Climate Change 2001:
Working Group II: Impacts, Adaptation and Vulnerability
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3.4. Coastal Zones and Marine Ecosystems

Large-scale impacts of climate change on oceans are expected to include increases in sea surface temperature and mean global sea level, decreases in sea-ice cover, and changes in salinity, wave conditions, and ocean circulation. The oceans are an integral and responsive component of the climate system with important physical and biogeochemical feedbacks to climate. Many marine ecosystems are sensitive to climate change. Climate trends and variability as reflected in multiyear climate-ocean regimes (e.g., Pacific Decadal Oscillation) and switches from one regime to another are now recognized to strongly affect fish abundance and population dynamics, with significant impacts on fish-dependent human societies. [4.4]

Many coastal areas will experience increased levels of flooding, accelerated erosion, loss of wetlands and mangroves, and seawater intrusion into freshwater sources as a result of climate change. The extent and severity of storm impacts, including storm-surge floods and shore erosion, will increase as a result of climate change including sea-level rise. High-latitude coasts will experience added impacts related to higher wave energy and permafrost degradation. Changes in relative sea level will vary locally due to uplift and subsidence caused by other factors. [4.4]

Impacts on highly diverse and productive coastal ecosystems such as coral reefs, atolls and reef islands, salt marshes and mangrove forests will depend upon the rate of sea-level rise relative to growth rates and sediment supply, space for and obstacles to horizontal migration, changes in the climate-ocean environment such as sea surface temperatures and storminess, and pressures from human activities in coastal zones. Episodes of coral bleaching over the past 20 years have been associated with several causes, including increased ocean temperatures. Future sea surface warming would increase stress on coral reefs and result in increased frequency of marine diseases (high confidence6). [4.4]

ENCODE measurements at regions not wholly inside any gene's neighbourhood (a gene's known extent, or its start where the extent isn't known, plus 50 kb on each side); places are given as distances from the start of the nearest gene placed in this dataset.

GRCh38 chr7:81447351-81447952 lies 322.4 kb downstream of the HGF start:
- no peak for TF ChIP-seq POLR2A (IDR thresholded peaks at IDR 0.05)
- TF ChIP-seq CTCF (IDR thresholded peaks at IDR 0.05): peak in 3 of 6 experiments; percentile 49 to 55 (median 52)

Assessments of adaptation strategies for coastal zones have shifted emphasis away from hard protection structures of shorelines (e.g., seawalls, groins) toward soft protection measures (e.g., beach nourishment), managed retreat, and enhanced resilience of biophysical and socioeconomic systems in coastal regions. Adaptation options for coastal and marine management are most effective when incorporated with policies in other areas, such as disaster mitigation plans and land-use plans. [4.4]

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